>Fiction – "The Caine Mutiny"

>I just finished reading “The Caine Mutiny“, by Herman Wouk. This book
was recomended to me by Jayne. She had read it long time ago and
liked, and thought I would like it too. Turns out that I did. You
maybe be familiar with the story, as it was made into a rather famous
movie with Humphrey Bogart in one of the main roles. I have seen
pieces of the movie, but I never sat down and watched it thorugh.

The book is a story of a ship in the US Navy during World War II. The
is named “Caine” and it is an old mine-sweeper/destroyer, which was
first commissioned during the first world war. The story is told from
the point of view of Willie Keith, a young, rich boy, who joins the
Navy to avoid the army. The first part of the book covers Willie’s
“adventures” as a midshipman in New York City.

Once Willie graduates from the initial training he becomes an ensign
and is assigned to the Caine. The captain of the Caine, when Willie
joins is a man, named DeVries. Under DeVries the ship is chaotic and
falling apart with little discipline – at least that’s how it appears
to Willie. In fact, when Willie first reports for duty, and he meets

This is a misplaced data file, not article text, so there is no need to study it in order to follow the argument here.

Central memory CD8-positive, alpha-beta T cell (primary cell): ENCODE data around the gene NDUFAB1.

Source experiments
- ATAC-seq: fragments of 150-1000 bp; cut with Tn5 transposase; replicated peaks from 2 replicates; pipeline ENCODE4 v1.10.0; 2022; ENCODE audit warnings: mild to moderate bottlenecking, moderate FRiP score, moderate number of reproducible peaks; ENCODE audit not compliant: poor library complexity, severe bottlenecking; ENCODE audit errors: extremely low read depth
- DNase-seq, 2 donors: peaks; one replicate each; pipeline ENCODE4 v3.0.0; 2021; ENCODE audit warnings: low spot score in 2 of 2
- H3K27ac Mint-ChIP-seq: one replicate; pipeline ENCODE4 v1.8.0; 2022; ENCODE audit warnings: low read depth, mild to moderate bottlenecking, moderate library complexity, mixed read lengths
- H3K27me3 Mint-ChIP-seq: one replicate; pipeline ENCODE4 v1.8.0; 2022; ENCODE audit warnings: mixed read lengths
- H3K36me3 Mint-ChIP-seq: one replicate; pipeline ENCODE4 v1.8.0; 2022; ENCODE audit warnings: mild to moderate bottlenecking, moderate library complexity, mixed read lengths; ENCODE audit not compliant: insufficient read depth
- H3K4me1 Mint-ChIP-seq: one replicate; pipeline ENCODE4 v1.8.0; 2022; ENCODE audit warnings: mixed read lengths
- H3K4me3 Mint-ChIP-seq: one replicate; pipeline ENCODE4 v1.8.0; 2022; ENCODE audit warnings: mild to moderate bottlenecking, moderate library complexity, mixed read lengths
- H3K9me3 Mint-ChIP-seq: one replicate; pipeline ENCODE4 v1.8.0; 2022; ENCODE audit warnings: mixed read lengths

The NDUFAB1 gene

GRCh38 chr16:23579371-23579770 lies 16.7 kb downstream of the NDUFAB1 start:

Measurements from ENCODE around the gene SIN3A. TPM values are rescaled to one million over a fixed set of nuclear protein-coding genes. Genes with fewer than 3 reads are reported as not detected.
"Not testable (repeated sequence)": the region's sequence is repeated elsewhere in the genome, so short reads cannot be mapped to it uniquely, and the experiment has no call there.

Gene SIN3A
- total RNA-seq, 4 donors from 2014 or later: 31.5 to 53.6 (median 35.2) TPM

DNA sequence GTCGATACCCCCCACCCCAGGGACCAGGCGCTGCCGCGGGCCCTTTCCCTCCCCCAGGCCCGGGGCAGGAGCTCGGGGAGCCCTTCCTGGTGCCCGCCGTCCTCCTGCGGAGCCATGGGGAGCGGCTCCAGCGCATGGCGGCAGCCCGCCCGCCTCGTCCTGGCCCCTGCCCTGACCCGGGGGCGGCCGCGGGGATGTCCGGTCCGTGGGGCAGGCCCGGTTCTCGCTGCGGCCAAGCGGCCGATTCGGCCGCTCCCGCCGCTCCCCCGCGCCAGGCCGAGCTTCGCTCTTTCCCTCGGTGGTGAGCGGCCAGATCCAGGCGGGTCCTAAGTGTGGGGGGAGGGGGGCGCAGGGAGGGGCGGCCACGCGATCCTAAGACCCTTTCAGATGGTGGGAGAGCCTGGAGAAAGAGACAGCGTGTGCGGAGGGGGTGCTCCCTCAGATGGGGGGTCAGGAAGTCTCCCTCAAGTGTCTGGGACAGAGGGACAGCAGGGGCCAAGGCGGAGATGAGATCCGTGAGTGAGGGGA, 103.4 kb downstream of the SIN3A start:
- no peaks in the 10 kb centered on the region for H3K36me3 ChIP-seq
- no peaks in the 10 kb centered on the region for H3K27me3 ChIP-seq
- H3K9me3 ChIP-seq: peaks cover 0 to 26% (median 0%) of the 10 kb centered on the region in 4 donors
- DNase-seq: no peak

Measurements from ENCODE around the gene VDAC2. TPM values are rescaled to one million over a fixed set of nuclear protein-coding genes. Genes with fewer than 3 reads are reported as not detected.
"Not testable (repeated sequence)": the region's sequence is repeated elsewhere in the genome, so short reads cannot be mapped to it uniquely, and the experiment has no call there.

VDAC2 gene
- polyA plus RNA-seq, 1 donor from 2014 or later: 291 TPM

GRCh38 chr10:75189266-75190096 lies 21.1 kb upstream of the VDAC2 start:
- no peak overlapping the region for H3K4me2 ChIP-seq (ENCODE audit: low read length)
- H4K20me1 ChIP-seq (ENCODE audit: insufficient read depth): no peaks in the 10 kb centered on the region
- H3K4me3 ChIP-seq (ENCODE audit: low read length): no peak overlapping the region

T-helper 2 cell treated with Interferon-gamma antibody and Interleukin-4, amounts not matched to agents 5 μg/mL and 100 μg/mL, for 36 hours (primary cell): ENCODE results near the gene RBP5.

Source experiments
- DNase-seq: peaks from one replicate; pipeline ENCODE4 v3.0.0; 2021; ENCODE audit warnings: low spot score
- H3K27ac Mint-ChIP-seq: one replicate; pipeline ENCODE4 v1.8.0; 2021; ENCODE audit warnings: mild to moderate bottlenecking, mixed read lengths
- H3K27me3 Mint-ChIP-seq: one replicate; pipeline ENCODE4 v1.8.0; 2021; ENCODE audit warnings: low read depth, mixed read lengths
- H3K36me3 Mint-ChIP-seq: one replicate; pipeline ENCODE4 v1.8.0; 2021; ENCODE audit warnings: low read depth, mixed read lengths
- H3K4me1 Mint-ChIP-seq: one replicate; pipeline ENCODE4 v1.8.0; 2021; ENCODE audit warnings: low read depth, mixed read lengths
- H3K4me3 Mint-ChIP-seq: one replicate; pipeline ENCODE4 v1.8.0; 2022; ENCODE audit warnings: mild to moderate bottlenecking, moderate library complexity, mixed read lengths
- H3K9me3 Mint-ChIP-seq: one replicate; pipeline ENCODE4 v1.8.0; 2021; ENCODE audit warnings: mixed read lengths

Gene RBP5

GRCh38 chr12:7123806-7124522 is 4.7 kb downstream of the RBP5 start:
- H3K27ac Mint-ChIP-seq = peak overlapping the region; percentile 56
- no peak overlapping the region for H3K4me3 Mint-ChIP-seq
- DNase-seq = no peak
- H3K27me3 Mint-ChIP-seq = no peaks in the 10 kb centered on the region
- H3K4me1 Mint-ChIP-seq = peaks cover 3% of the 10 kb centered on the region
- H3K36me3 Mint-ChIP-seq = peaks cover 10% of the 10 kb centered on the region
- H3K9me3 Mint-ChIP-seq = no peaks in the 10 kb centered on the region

the captain, the captain is standing in his cabin in the nude.

Anyway, DeVries is soon replaced by Captain Queeg, to Willie’s
relief. Unfortunately the relief does not last long. Queeg turns out
to be much worse captain. He is petty about even smallest breaches of
Navy discipline as he himself sees it and is vey mean about enforcing
his way. He also appears to be a coward – he “earns” the nickname “Old
Yellowstain” among the officers in his wardroom.

The middle part of the book is taken up by the description of the war
time “adventures” of the Caine. They were mostly assigned to boring
escort duties, with little participation in combat operations. During
this time the tensions between the captain and the crew increased to
the point, when during a storm, there was a mutiny.

Up until now, the story has been presented from Willie Keith’s point
of view, and the actions of the officers appear to be entirely
justified and even heroic. However, in the next several chapters that
cover the court martial of the mutiniers things become less clear.

I really liked the character of the defense lawyer: a jewish, naval
fighter pilot – who was only available to take the case, because he
was recovering from burns he received after a crash on a carrier. I
don’t want to give up the ending here, but the insight of this
character into the whole situation changed my perception of the entire
affair.

The court scenes were perhaps the most suspensful parts of the book.

For the romantics the readers there is also a love story between
Willie and a girl he met in a night club, May Wynn. The thread of this
relationship is woven throughout the entire book, and nearly resolved
at end.

Jayne was right. I really liked this book. There were many parts that
were exceptional – there was the letter of a father to his son, there
were the court room scenes and there were descriptions of taifuns and
kamikaze attacks.

Now I’ll have to get a copy of the movie and watch it.

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